Grab yourself as well 3/4 cup sugar.

Heat the milk and sugar in a saucepan.

Split a vanilla bean, scrape the seeds into the milk and add the pod as well.  My vanilla bean was dried out so it kind of disintegrated on me, but that’s okay.

Remove the milk from the heat, cover it, and allow it to infuse for about an hour.

Set up an ice bath

Place a smaller bowl (at least 2L) in a larger bowl partially filled with ice and water.  Set a strainer over top of the smaller bowl.

Pour 2 cups heavy cream (whipping cream) through the strainer.

Separate eight eggs and reserve the yolks (I used the whites to make chocolate meringues).

Stir the yolks together.

Re-warm your infused milk and gradually pour some of the milk into the yolks, whisking constantly.

Scrape the warmed yolks and milk back into the saucepan.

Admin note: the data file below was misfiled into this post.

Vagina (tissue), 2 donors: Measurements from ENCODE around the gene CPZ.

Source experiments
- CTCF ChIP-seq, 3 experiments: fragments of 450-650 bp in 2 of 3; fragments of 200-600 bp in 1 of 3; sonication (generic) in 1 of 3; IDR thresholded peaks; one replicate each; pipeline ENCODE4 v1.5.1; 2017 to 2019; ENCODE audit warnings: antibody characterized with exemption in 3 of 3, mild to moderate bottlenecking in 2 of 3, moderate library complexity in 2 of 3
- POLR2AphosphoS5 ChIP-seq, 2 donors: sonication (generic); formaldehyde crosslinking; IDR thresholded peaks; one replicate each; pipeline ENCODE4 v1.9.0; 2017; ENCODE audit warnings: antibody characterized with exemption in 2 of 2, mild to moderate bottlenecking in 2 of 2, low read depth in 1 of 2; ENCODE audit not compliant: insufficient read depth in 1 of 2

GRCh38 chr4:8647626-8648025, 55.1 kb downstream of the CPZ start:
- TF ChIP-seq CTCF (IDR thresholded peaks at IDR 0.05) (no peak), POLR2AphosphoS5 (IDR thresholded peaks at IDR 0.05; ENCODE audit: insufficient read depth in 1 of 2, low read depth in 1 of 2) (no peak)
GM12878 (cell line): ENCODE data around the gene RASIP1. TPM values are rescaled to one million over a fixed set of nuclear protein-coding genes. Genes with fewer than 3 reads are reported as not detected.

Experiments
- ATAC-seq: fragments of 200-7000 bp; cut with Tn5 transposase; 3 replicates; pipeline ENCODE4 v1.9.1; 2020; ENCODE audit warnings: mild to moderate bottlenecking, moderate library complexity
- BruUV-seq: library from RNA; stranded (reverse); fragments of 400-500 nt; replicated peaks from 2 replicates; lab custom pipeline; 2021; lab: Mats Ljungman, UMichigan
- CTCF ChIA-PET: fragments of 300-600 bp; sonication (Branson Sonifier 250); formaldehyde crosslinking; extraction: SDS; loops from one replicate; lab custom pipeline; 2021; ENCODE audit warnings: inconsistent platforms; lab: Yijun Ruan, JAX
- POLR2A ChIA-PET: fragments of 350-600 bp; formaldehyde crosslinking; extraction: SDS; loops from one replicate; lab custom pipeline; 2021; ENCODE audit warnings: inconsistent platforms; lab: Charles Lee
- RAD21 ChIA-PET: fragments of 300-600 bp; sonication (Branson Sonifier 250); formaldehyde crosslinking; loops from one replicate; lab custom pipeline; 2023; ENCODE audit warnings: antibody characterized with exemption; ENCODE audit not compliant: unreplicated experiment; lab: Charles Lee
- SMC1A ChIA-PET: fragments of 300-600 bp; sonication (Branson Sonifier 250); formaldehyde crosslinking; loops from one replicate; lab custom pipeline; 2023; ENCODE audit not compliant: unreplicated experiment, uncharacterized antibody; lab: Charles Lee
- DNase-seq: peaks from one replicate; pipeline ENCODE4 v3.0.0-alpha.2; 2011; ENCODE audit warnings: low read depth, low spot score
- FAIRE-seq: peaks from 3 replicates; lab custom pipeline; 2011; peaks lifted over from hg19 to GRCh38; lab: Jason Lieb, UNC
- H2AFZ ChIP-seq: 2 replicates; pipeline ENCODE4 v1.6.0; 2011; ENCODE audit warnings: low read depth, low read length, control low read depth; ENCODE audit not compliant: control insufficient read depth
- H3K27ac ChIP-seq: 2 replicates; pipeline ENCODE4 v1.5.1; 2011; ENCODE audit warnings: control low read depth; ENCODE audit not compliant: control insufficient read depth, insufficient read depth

Cook over low heat, stirring constantly (and I mean constantly) and scraping the bottom of the saucepan with a spatula, until the custard (because that’s what it is) thickens enough to coat the spatula.  It won’t take long so keep an eye out.

Strain the custard into the heavy cream and stir over the ice in the bath until it’s cool. 

Chuck the vanilla bean pod back into the mix.  Add 1 teaspoon vanilla extract, then refrigerate to chill thoroughly, preferably overnight.

I also added here 3 tablespoons Screech rum.  Lebovitz says that adding a little bit of alcohol to your ice cream will make it softer after it’s made.

When you are ready to freeze your ice cream, take out the vanilla bean pod and freeze according to your ice cream maker’s instructions.

Store in an airtight container in your freezer until thoroughly frozen.

Serve.  So very creamy …

Raspberry Ice Cream

I’m taking advantage of the berries on sale at the grocery store to make raspberry ice cream out of season.  Obviously, local raspberries would make this frozen treat even better, but we do what we can with what’s available.

Take two cups of fresh raspberries (frozen will also do, just use a little bit less), and wash them and do all that good stuff (though perhaps not if they’re frozen).

Take a cup of granulated sugar.  Y’know, like, a cup.